Tuesday, March 25, 2014

Doing More with Less: An Inequitable Funding Structure at Hispanic-Serving Institutions

Tags: diversity and social justice, higher education, overton-adkins


National Forum on Higher Education for the Public Good releases important policy briefs addressing funding gaps in a time of critical demographic shifts in the US

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Media Contact: Ted Montgomery

ANN ARBOR, MI (March 25, 2014) – The National Forum on Higher Education for the Public Good (National Forum) recently released two briefs – The Placing Our Nation at Risk: Inequitable Funding of Hispanic-Serving Institutions and Advancing Hispanic-Serving Institutions (HSIs): Recommendations for Strengthening Federal Investments that explore the funding structure at HSIs, highlight funding inequities, and provide recommendations for strengthening federal investments.

"Placing Our Nation at Risk: Inequitable Funding of Hispanic-Serving Institutions issue brief confirms the fiscal challenges facing many HSIs by documenting that these institutions receive fewer dollars per student than their peer institutions," said National Forum Director Dr. Betty Overton. "Given these findings, the Advancing Hispanic-Serving Institutions (HSIs): Recommendations for Strengthening Federal Investments policy brief provides two recommendations for the federal government: 1) consolidate all federal HSI grants into one program area [currently Title V of the Reauthorization Act], and 2) create a federal-state match to incentivize states to invest in HSIs."

Likewise, Dr. Jaime Chahin, who is treasurer of the American Association of Hispanics in Higher Education and dean of the College of Applied Arts and associate director of social work at Texas State University – San Marcos, conveyed the importance of supporting HSIs by saying, "As a result of the changing demographics and enrollment patterns of Latinos in higher education, it is critical that Hispanic-Serving Institutions have the financial capacity and resources to recruit, retain and graduate Latino Students. It is imperative that states and the federal government intervene with public policies that meet and support the financial needs of students and institutional support systems. The strategic investment in students and Hispanic-Serving Institutions will enhance graduation outcomes for Latinos in America."

Latinos represent the largest and fastest growing minority group in the United States. Despite this demographic growth, Latino educational attainment still lags behind other ethnic/racial groups. Ensuring the financial stability of HSIs is especially important for increasing educational attainment because they educate more than half of enrolled Latino students in higher education. But, without the proper funding and attention to HSIs and this huge population, the future of Latinos in higher education is dim.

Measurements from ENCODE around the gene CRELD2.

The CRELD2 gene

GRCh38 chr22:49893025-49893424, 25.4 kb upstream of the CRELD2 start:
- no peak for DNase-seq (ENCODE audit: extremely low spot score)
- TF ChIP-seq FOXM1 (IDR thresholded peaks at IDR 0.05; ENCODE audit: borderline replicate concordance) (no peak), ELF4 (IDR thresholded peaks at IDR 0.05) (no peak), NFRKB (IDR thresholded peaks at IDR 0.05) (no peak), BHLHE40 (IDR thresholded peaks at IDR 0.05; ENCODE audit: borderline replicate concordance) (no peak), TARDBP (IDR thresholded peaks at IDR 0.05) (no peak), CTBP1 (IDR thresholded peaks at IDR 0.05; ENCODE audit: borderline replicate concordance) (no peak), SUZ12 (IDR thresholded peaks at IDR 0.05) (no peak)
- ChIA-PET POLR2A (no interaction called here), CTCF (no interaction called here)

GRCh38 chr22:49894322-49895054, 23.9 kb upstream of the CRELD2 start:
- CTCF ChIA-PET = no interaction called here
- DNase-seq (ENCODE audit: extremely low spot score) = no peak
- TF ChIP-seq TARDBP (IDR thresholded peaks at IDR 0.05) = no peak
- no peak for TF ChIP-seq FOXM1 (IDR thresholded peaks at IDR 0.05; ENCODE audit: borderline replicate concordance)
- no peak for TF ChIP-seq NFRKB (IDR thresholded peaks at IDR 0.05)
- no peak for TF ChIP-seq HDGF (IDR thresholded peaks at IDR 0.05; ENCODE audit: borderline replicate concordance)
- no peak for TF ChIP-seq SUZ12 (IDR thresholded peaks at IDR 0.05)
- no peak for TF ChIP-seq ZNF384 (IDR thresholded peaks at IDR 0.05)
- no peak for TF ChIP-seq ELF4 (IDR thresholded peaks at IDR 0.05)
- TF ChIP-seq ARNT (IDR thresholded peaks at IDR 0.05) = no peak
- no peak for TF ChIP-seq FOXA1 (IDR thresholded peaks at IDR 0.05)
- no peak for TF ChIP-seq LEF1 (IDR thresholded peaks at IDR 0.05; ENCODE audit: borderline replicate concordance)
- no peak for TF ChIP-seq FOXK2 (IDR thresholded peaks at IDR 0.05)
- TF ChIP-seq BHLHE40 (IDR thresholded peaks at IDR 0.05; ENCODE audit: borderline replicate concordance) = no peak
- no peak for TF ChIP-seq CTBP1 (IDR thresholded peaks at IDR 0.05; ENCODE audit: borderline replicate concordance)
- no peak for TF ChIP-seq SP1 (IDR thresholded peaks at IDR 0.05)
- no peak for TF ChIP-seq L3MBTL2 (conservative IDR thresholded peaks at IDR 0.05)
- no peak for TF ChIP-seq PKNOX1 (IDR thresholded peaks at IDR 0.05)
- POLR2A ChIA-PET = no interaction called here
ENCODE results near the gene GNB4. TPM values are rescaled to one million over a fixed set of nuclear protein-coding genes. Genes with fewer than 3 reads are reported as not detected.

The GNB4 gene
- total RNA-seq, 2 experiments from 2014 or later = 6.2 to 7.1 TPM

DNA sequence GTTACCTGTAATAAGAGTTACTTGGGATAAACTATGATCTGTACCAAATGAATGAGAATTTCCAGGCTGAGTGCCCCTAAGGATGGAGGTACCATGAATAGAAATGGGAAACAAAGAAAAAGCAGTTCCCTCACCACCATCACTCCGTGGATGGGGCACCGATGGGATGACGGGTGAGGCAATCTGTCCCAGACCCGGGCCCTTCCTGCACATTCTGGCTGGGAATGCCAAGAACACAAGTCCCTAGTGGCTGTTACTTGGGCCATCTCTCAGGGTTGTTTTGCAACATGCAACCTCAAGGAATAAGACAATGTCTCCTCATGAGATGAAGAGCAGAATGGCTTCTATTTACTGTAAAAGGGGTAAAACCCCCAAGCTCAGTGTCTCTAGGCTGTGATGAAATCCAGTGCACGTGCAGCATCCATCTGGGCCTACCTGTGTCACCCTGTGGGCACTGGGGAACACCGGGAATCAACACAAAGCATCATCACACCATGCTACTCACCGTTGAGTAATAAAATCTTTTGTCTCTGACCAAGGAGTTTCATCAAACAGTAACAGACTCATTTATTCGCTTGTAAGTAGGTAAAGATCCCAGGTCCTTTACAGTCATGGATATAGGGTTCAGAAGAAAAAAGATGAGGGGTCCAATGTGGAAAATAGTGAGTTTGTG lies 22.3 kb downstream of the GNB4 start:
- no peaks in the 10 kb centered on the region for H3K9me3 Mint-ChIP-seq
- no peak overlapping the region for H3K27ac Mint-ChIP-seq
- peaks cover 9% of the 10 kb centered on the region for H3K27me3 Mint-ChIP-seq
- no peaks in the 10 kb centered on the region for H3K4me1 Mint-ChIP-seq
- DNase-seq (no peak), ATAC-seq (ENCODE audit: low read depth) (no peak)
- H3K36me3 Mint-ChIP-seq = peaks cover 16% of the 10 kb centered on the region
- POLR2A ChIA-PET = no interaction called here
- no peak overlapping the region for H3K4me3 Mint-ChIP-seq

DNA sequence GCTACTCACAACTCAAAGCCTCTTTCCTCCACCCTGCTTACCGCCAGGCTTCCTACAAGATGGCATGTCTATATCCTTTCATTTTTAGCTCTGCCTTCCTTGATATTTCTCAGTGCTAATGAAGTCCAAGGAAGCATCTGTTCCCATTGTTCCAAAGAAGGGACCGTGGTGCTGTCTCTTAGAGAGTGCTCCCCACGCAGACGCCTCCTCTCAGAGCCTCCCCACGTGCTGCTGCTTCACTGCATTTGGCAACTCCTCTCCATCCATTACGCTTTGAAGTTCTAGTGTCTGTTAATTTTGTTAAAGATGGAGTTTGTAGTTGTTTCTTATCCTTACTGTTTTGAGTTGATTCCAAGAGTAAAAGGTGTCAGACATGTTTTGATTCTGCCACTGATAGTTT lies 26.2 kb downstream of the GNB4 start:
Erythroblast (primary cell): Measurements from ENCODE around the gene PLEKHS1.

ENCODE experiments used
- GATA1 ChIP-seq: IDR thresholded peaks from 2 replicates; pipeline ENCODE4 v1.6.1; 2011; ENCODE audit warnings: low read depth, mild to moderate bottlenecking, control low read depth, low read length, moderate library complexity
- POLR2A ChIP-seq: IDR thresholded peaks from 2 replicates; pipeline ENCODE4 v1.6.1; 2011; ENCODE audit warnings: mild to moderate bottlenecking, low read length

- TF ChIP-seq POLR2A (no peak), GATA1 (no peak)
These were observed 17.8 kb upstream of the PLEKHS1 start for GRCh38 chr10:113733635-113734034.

In addition to this work, the National Forum has engaged in several initiatives to examine the role of higher education within the context of an increasingly larger Latino population, such as the www.uLEADnet.org resource. The website was launched in 2013 to facilitate dialogue about undocumented student success and provide resources to users who aim to learn and work toward access to higher education for undocumented students.

For more information on this and other work completed by the National Forum, including research on issues of access to higher education for undocumented students, visit the National Forum’s website at thenationalforum.org.

About the National Forum on Higher Education for the Public Good

The mission of the National Forum on Higher Education for the Public Good (National Forum) is affiliated with the Center for the Study of Higher Education and Postsecondary Education (CSHPE) at the University of Michigan and is uniquely positioned as both creator and translator of rigorous empirical research into practice-based outcomes. Our mission statement, adopted in 2000, explicitly states our "commitment to significantly increase awareness, understanding, commitment, and action relative to the public service role of higher education" in the United States.

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